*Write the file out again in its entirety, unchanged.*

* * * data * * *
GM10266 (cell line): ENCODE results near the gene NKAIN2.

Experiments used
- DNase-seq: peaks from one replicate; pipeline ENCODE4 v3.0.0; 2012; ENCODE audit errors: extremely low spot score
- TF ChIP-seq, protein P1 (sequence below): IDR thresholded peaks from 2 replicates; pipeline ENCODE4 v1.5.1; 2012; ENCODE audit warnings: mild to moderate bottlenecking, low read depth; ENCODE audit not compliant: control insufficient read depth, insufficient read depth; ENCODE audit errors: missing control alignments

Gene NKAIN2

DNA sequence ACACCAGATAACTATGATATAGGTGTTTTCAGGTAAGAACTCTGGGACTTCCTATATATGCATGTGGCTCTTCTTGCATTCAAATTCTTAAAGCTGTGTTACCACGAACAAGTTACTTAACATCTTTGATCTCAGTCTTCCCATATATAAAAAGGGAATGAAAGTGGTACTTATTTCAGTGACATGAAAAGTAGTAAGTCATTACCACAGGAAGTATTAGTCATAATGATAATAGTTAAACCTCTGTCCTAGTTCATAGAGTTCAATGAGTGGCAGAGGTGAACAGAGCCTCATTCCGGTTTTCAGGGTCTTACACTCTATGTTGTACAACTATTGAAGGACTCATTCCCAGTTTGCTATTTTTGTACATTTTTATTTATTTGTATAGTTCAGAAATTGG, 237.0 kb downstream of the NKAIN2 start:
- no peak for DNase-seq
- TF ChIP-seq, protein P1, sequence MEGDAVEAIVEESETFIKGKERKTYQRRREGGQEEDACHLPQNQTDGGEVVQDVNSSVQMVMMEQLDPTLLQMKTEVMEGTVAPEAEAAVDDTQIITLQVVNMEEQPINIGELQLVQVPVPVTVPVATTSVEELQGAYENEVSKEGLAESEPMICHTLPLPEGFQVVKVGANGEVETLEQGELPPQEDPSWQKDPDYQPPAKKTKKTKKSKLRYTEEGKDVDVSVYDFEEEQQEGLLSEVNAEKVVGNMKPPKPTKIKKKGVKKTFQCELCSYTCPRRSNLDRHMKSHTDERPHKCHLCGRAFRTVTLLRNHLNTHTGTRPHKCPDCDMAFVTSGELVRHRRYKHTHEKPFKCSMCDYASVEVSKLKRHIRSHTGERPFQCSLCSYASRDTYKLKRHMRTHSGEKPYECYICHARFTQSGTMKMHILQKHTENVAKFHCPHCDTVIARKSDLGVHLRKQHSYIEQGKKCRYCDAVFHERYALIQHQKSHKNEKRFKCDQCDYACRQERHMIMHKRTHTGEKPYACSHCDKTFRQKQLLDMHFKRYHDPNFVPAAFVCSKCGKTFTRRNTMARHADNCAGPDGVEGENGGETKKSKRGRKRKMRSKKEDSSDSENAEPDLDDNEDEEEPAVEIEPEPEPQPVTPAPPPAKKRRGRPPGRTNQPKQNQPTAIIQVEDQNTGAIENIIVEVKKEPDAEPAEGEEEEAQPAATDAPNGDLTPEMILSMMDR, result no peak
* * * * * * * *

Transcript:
GM10266 (cell line): ENCODE results near the gene NKAIN2.

Experiments used
- DNase-seq: peaks from one replicate; pipeline ENCODE4 v3.0.0; 2012; ENCODE audit errors: extremely low spot score
- TF ChIP-seq, protein P1 (sequence below): IDR thresholded peaks from 2 replicates; pipeline ENCODE4 v1.5.1; 2012; ENCODE audit warnings: mild to moderate bottlenecking, low read depth; ENCODE audit not compliant: control insufficient read depth, insufficient read depth; ENCODE audit errors: missing control alignments

Gene NKAIN2

DNA sequence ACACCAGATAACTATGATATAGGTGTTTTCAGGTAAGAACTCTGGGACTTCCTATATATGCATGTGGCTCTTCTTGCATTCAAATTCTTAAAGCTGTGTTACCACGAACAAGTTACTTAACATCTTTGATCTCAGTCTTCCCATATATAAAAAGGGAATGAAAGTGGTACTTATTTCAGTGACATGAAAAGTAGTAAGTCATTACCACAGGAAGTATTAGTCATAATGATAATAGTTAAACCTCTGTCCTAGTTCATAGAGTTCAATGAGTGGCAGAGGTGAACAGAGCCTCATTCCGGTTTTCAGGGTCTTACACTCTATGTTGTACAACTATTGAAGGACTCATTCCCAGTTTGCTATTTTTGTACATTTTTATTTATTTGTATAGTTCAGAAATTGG, 237.0 kb downstream of the NKAIN2 start:
- no peak for DNase-seq
- TF ChIP-seq, protein P1, sequence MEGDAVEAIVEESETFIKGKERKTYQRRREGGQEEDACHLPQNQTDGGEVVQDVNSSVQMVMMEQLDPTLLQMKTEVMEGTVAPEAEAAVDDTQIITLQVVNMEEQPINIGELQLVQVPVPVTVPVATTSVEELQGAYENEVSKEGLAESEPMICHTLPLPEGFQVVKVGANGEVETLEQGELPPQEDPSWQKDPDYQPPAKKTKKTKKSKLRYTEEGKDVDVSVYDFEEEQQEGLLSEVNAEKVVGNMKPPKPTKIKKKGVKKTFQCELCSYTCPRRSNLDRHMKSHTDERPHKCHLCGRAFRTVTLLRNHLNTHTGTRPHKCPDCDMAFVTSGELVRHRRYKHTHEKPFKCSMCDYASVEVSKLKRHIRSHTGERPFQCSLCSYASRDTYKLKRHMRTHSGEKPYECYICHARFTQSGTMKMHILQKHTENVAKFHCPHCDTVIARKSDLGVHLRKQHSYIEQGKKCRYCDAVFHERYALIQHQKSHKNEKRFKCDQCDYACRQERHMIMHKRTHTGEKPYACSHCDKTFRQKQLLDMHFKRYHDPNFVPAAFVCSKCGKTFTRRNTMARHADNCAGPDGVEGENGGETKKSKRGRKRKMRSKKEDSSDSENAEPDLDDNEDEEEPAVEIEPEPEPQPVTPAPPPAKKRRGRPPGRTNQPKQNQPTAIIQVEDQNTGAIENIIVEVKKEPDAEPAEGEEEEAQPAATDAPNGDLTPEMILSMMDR, result no peak